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Chapter ‎18   Unsafe code

18. Unsafe code

The core C# language, as defined in the preceding chapters, differs notably from C and C++ in its omission of pointers as a data type. Instead, C# provides references and the ability to create objects that are managed by a garbage collector. This design, coupled with other features, makes C# a much safer language than C or C++. In the core C# language it is simply not possible to have an uninitialized variable, a “dangling” pointer, or an expression that indexes an array beyond its bounds. Whole categories of bugs that routinely plague C and C++ programs are thus eliminated.

While practically every pointer type construct in C or C++ has a reference type counterpart in C#, nonetheless, there are situations where access to pointer types becomes a necessity. For example, interfacing with the underlying operating system, accessing a memory-mapped device, or implementing a time-critical algorithm may not be possible or practical without access to pointers. To address this need, C# provides the ability to write unsafe code.

In unsafe code it is possible to declare and operate on pointers, to perform conversions between pointers and integral types, to take the address of variables, and so forth. In a sense, writing unsafe code is much like writing C code within a C# program.

Unsafe code is in fact a “safe” feature from the perspective of both developers and users. Unsafe code must be clearly marked with the modifier unsafe, so developers can’t possibly use unsafe features accidentally, and the execution engine works to ensure that unsafe code cannot be executed in an untrusted environment.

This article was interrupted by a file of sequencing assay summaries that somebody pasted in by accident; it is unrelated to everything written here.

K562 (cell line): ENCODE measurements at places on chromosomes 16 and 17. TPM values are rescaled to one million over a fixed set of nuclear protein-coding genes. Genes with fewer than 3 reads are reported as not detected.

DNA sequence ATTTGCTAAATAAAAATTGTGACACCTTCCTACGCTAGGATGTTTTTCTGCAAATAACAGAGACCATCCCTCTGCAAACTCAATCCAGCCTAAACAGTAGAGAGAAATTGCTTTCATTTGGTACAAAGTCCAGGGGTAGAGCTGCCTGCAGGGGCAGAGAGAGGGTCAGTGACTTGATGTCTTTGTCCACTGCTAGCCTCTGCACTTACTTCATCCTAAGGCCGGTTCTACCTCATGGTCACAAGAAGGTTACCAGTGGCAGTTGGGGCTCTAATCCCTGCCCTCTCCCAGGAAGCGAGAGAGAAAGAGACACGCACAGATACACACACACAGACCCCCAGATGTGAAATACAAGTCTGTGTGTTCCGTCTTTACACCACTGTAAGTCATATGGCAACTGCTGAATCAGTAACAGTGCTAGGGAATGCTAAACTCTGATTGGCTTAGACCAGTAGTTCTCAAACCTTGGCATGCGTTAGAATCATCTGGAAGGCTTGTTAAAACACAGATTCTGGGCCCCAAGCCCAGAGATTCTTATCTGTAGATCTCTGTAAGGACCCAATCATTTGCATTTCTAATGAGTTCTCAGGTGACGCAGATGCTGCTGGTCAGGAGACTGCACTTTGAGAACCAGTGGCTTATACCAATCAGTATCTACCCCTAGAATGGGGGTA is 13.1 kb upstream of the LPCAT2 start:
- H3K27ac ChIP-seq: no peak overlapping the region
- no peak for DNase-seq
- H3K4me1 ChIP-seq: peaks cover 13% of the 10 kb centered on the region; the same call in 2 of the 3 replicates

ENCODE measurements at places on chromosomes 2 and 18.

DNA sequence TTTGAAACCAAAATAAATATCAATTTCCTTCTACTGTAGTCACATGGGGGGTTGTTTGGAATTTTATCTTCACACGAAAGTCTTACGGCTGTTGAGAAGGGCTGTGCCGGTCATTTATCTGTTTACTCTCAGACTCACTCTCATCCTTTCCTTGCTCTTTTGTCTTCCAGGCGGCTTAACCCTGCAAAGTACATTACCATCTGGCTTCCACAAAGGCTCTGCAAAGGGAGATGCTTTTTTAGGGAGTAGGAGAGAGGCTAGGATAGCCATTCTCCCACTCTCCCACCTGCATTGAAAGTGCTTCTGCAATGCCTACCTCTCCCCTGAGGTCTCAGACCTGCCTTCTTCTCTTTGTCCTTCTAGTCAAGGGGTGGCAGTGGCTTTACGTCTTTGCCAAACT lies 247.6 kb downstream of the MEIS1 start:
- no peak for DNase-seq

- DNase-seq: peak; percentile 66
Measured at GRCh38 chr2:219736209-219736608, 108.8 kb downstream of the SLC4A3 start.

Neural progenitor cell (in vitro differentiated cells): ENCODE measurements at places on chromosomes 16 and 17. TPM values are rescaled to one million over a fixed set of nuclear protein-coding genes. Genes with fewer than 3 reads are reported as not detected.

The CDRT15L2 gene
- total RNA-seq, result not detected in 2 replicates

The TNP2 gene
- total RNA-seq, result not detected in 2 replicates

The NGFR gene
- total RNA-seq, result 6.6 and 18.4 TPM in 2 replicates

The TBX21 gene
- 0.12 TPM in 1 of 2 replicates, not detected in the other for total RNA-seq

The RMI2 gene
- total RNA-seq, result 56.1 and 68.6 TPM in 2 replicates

18.1 Unsafe contexts

The unsafe features of C# are available only in unsafe contexts. An unsafe context is introduced by including an unsafe modifier in the declaration of a type or member, or by employing an unsafe-statement:

A declaration of a class, struct, interface, or delegate may include an unsafe modifier, in which case the entire textual extent of that type declaration (including the body of the class, struct, or interface) is considered an unsafe context.

A declaration of a field, method, property, event, indexer, operator, instance constructor, destructor, or static constructor may include an unsafe modifier, in which case the entire textual extent of that member declaration is considered an unsafe context.

An unsafe-statement enables the use of an unsafe context within a block. The entire textual extent of the associated block is considered an unsafe context.

The associated grammar extensions are shown below. For brevity, ellipses (...) are used to represent productions that appear in preceding chapters.

class-modifier: ... unsafe

struct-modifier: ... unsafe

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